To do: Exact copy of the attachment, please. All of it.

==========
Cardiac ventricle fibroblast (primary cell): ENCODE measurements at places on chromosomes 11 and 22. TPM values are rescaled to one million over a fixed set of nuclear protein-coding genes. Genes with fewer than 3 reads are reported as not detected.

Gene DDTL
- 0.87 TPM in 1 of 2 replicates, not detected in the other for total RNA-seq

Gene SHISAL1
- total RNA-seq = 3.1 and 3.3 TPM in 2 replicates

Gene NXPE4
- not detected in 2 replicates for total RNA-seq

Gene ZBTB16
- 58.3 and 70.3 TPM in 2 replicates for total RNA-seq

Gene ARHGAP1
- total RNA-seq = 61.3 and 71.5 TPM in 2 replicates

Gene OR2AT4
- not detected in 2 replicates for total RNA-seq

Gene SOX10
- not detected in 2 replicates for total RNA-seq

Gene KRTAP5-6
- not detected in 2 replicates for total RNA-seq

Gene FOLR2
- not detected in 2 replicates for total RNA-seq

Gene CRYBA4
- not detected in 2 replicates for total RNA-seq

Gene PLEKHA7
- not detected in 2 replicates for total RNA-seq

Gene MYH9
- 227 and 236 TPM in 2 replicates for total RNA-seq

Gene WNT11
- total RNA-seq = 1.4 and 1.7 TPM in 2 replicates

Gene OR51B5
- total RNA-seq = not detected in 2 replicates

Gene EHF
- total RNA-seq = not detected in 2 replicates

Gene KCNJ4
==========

Cardiac ventricle fibroblast (primary cell): ENCODE measurements at places on chromosomes 11 and 22. TPM values are rescaled to one million over a fixed set of nuclear protein-coding genes. Genes with fewer than 3 reads are reported as not detected.

Gene DDTL
- 0.87 TPM in 1 of 2 replicates, not detected in the other for total RNA-seq

Gene SHISAL1
- total RNA-seq = 3.1 and 3.3 TPM in 2 replicates

Gene NXPE4
- not detected in 2 replicates for total RNA-seq

Gene ZBTB16
- 58.3 and 70.3 TPM in 2 replicates for total RNA-seq

Gene ARHGAP1
- total RNA-seq = 61.3 and 71.5 TPM in 2 replicates

Gene OR2AT4
- not detected in 2 replicates for total RNA-seq

Gene SOX10
- not detected in 2 replicates for total RNA-seq

Gene KRTAP5-6
- not detected in 2 replicates for total RNA-seq

Gene FOLR2
- not detected in 2 replicates for total RNA-seq

Gene CRYBA4
- not detected in 2 replicates for total RNA-seq

Gene PLEKHA7
- not detected in 2 replicates for total RNA-seq

Gene MYH9
- 227 and 236 TPM in 2 replicates for total RNA-seq

Gene WNT11
- total RNA-seq = 1.4 and 1.7 TPM in 2 replicates

Gene OR51B5
- total RNA-seq = not detected in 2 replicates

Gene EHF
- total RNA-seq = not detected in 2 replicates

Gene KCNJ4